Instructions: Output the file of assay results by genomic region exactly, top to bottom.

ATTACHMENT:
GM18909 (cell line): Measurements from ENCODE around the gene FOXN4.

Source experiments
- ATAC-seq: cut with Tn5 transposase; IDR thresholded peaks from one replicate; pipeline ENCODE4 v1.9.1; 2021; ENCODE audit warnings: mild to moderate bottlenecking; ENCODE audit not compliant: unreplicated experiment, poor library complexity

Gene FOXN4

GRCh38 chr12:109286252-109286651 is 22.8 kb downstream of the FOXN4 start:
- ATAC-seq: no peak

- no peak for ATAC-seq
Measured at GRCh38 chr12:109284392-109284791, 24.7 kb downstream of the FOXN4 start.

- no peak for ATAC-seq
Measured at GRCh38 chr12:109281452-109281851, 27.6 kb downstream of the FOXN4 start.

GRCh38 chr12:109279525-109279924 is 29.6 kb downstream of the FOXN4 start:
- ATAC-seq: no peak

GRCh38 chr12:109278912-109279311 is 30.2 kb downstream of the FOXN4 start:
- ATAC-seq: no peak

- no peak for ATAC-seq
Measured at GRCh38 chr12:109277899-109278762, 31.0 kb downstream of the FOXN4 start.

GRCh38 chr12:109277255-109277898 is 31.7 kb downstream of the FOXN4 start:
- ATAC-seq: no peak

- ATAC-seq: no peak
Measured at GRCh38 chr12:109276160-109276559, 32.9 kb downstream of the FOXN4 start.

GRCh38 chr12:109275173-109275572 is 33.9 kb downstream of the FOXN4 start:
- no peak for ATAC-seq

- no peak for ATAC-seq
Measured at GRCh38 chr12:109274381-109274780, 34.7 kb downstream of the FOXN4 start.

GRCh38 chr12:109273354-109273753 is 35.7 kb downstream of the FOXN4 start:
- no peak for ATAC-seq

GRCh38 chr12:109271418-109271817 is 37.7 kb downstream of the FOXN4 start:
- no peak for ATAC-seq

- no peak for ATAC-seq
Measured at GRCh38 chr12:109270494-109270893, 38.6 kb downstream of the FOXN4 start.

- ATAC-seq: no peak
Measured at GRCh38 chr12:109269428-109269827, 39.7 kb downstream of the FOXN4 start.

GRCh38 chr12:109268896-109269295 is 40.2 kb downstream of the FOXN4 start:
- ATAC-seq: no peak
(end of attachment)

GM18909 (cell line): Measurements from ENCODE around the gene FOXN4.

Source experiments
- ATAC-seq: cut with Tn5 transposase; IDR thresholded peaks from one replicate; pipeline ENCODE4 v1.9.1; 2021; ENCODE audit warnings: mild to moderate bottlenecking; ENCODE audit not compliant: unreplicated experiment, poor library complexity

Gene FOXN4

GRCh38 chr12:109286252-109286651 is 22.8 kb downstream of the FOXN4 start:
- ATAC-seq: no peak

- no peak for ATAC-seq
Measured at GRCh38 chr12:109284392-109284791, 24.7 kb downstream of the FOXN4 start.

- no peak for ATAC-seq
Measured at GRCh38 chr12:109281452-109281851, 27.6 kb downstream of the FOXN4 start.

GRCh38 chr12:109279525-109279924 is 29.6 kb downstream of the FOXN4 start:
- ATAC-seq: no peak

GRCh38 chr12:109278912-109279311 is 30.2 kb downstream of the FOXN4 start:
- ATAC-seq: no peak

- no peak for ATAC-seq
Measured at GRCh38 chr12:109277899-109278762, 31.0 kb downstream of the FOXN4 start.

GRCh38 chr12:109277255-109277898 is 31.7 kb downstream of the FOXN4 start:
- ATAC-seq: no peak

- ATAC-seq: no peak
Measured at GRCh38 chr12:109276160-109276559, 32.9 kb downstream of the FOXN4 start.

GRCh38 chr12:109275173-109275572 is 33.9 kb downstream of the FOXN4 start:
- no peak for ATAC-seq

- no peak for ATAC-seq
Measured at GRCh38 chr12:109274381-109274780, 34.7 kb downstream of the FOXN4 start.

GRCh38 chr12:109273354-109273753 is 35.7 kb downstream of the FOXN4 start:
- no peak for ATAC-seq

GRCh38 chr12:109271418-109271817 is 37.7 kb downstream of the FOXN4 start:
- no peak for ATAC-seq

- no peak for ATAC-seq
Measured at GRCh38 chr12:109270494-109270893, 38.6 kb downstream of the FOXN4 start.

- ATAC-seq: no peak
Measured at GRCh38 chr12:109269428-109269827, 39.7 kb downstream of the FOXN4 start.

GRCh38 chr12:109268896-109269295 is 40.2 kb downstream of the FOXN4 start:
- ATAC-seq: no peak